experimental aircraft

The Ins & Outs Of Experimental Aircraft

The popularity of working with one’s own hands to take to flight began long before the Wright brothers ever started experimenting in Kitty Hawk. Flying machines were being thought up, experimented with, and attempted long before the settlers colonized the U.S.

But, unfortunately, those early “homebuilt” machines weren’t always safe. To make these machines safe, the government found it necessary to have some oversight. That oversight began in October of 1952. 

For the first time, the U.S. government included an “experimental” amateur-built category in the Civil Aeronautics Manual. Perhaps not so coincidentally, it was around this same time, in January of 1953, that the Experimental Aircraft Association was founded in Wisconsin.

At Stockton Propeller, we love the challenge of working with our experimental aircraft customers and on their custom aircraft propellers. If you’re looking for someone in the Northern California/Nevada region to work on your homebuilt’s propellers including to repair the propeller blade, contact us today.

What Is An Experimental Aircraft?

“Experimental” is the Federal Aviation Administration (FAA) designation for amateur-built or homebuilt aircraft. The “experimental” identification has been around for over 60 years. 

It’s an aircraft used for non-commercial or recreational purposes, such as education or personal use. The term refers to the FAA category for the airplane’s registration, not the exclusivity of the plane’s design or the aircraft’s use. 

Suppose an individual builds at least 51% of an aircraft. In that case, one may register the plane in the FAA’s “Experimental” or amateur-built category. 

Builders can work from kits (with parts of the airplane fabricated) or plans (where the builder purchases all the pieces and then assembles them). 

These amateur-built, or experimental, airplanes are also commonly referred to as “homebuilts.” The name is obvious because many individuals construct aircraft and custom aircraft propellers at home. Construction often occurs in their garages or other outbuildings.

There are currently over 32,000 amateur-built aircraft licensed by the FAA. They have been registered and flown safely for many years.

Curiously, the FAA’s “Experimental” category also includes approximately ten other subcategories. These include aircraft used for crew training or air racing. They also have historic aircraft (such as World War II military aircraft) flown in air shows and exhibitions.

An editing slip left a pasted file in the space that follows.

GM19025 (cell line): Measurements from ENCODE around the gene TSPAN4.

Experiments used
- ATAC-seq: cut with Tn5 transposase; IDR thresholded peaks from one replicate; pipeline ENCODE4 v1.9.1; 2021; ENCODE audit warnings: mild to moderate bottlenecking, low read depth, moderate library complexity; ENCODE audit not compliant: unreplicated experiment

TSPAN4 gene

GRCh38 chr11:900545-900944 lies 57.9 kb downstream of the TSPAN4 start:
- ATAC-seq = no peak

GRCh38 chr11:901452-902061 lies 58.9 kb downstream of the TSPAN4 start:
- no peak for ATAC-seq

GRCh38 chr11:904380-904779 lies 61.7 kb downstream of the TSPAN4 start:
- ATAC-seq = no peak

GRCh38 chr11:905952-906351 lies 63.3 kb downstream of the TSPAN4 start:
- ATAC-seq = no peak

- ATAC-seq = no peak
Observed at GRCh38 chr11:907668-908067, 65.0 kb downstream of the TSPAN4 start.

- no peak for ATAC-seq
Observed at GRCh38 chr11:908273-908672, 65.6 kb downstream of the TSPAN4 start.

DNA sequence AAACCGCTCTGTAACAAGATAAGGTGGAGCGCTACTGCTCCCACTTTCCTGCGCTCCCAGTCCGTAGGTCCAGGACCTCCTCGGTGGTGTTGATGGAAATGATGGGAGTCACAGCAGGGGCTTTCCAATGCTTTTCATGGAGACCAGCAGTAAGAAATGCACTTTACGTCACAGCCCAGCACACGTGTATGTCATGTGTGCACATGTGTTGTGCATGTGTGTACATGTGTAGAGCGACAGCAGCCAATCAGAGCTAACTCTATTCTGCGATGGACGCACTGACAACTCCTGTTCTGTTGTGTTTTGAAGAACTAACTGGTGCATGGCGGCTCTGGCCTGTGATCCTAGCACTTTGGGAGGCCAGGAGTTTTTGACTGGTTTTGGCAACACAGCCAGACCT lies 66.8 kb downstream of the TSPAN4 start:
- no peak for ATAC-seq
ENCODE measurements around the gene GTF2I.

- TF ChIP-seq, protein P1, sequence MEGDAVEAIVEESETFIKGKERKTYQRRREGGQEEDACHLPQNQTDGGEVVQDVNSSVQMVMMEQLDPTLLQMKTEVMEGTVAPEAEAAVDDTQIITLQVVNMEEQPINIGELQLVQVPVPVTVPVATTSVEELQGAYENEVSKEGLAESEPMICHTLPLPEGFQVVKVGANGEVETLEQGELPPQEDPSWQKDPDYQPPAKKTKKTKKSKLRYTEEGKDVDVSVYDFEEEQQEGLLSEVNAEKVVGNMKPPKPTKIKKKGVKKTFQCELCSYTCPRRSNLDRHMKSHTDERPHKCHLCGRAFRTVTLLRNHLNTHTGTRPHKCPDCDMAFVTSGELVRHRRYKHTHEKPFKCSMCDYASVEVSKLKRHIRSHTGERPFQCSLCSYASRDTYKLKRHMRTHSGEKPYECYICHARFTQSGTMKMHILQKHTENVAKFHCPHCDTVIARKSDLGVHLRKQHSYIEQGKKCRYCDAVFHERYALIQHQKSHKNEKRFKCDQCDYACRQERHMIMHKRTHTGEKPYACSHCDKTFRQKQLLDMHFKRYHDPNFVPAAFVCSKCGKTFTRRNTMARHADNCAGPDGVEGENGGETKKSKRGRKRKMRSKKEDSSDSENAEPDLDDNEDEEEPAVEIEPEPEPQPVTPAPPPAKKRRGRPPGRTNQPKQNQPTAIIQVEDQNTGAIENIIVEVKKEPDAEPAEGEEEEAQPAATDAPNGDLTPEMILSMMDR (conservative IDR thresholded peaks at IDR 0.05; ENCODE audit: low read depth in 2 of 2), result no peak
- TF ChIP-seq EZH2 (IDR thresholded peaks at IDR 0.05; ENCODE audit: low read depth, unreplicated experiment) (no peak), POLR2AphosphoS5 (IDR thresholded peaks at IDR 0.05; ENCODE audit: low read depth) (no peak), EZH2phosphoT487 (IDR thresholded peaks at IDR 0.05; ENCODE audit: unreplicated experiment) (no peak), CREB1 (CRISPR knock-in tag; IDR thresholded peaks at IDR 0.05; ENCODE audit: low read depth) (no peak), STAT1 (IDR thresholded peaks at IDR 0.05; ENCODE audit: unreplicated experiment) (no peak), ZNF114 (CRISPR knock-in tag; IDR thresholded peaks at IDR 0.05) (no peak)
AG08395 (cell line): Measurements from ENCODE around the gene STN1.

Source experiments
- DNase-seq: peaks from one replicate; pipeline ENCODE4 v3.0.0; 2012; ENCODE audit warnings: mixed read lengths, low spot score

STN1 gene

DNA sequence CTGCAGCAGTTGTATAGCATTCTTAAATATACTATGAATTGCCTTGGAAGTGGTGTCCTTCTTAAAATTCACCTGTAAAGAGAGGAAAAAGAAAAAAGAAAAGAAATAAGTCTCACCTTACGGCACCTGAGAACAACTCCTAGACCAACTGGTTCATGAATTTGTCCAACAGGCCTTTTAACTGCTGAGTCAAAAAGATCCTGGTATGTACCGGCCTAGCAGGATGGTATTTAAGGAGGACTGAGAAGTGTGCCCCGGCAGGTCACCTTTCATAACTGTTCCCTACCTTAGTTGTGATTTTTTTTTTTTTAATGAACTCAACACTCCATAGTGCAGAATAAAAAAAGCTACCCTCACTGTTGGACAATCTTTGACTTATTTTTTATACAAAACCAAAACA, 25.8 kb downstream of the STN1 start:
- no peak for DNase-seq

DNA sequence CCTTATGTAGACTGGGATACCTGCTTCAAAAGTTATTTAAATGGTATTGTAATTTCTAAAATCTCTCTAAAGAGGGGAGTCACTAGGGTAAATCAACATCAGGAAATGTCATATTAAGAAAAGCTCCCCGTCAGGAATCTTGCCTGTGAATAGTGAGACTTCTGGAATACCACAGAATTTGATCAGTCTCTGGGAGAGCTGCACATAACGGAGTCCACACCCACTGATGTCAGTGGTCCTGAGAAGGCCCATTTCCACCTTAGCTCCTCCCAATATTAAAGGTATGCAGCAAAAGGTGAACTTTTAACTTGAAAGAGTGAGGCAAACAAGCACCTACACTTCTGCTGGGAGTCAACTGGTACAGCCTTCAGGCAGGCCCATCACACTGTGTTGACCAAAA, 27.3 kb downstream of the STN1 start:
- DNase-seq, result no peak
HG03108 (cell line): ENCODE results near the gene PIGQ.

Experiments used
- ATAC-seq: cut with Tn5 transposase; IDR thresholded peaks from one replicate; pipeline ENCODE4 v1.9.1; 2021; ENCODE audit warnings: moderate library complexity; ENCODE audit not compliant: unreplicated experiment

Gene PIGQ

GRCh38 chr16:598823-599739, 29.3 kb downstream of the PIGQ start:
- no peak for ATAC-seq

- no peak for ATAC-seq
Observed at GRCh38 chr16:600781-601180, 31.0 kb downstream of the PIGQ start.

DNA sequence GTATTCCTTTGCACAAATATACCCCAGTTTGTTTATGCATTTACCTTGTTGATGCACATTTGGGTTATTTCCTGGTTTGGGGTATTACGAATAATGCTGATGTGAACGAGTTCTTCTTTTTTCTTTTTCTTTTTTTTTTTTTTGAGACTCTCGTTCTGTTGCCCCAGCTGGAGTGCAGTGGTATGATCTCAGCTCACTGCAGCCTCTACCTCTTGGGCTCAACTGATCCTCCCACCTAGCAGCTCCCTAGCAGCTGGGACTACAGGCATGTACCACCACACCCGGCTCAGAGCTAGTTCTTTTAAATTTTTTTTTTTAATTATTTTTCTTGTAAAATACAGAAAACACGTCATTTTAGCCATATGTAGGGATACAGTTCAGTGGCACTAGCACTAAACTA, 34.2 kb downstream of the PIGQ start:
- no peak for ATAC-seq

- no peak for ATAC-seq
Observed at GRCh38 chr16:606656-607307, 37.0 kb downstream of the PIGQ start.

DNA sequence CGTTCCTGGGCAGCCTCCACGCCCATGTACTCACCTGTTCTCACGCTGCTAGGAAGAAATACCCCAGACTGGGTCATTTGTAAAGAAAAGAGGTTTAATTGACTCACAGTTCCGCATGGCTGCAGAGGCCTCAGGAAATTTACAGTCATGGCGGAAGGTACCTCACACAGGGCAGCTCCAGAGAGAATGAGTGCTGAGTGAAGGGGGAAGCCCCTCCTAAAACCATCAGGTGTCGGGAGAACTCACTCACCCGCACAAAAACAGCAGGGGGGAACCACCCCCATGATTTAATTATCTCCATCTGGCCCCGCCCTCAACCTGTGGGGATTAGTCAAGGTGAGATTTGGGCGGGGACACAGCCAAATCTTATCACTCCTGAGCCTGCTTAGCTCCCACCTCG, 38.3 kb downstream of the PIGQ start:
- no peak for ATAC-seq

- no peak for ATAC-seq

Experimental aircraft are not the same as “ultralights.” Ultralights are one-person flying machines operating under a completely different set of federal regulations. 

Amateur experimental aircraft and homebuilt custom aircraft propellers are registered with the federal government in the same manner as production aircraft with corresponding “N-numbers” on the fuselage.

Who Builds Experimental Airplanes?

There isn’t just one demographic for those interested in taking on this project themselves. Builders include astronauts, airline pilots, military jet pilots, mechanics, machinists, welders, professional people, and many others.

Why do they build them?

There’s a variety of reasons why someone chooses this particular DIY project. 

  • They could see it as a personal challenge
  • They may want to educate themselves more on the “nuts and bolts” of flying
  • They could be seasoned pilots looking to increase their performance in the skies
  • They may want to invest some “sweat equity” into custom planes and airplane propellers instead of purchasing a manufactured aircraft. 

While a few homebuilt airplanes are custom or original designs, the vast majority of builders use standardized, tried-and-true kits or plans. These plans or kits are constructed successfully by the hundreds, if not thousands.

What Goes Into Building Your Airplane and Custom Airplane Propellers?

Most enthusiasts will tell you that it’s a lot of blood, sweat, and tears.

The cost of building your airplane range may range from under $10,000 to more than $100,000. Many factors contribute to this price variation, including your desired performance characteristics and any optional engine and avionics packages you choose

For comparison, a new factory-built Cessna 172 costs more than a quarter of a million dollars. 

Many homebuilts utilize composite materials that help create lighter, faster, and more fuel-efficient airplanes than similar production aircraft.

It can take a while, however….

Building an amateur aircraft and your custom airplane propellers will take somewhere between 1,000 and 3,000 hours to complete, on average.

Some individuals complete their airplane in less than a year. Others may take a decade or more.

A Few “Extra” Facts About Experimental Aircraft

  • Experimental aircraft are regulated, just like manufactured aircraft. The plane still has to be registered with the Federal Aviation Administration, inspected by an FAA inspector, and issued an airworthiness certificate.
  • An amateur-built airplane is subject to the same condition inspections every 12 months as small production aircraft undergo.
  • You don’t need a license to build your aircraft; all you need is the will fly one! To fly, you must earn and maintain the same federal pilot’s training and ratings as those who fly factory-built aircraft, including Pipers, Cessnas, and Beechcraft.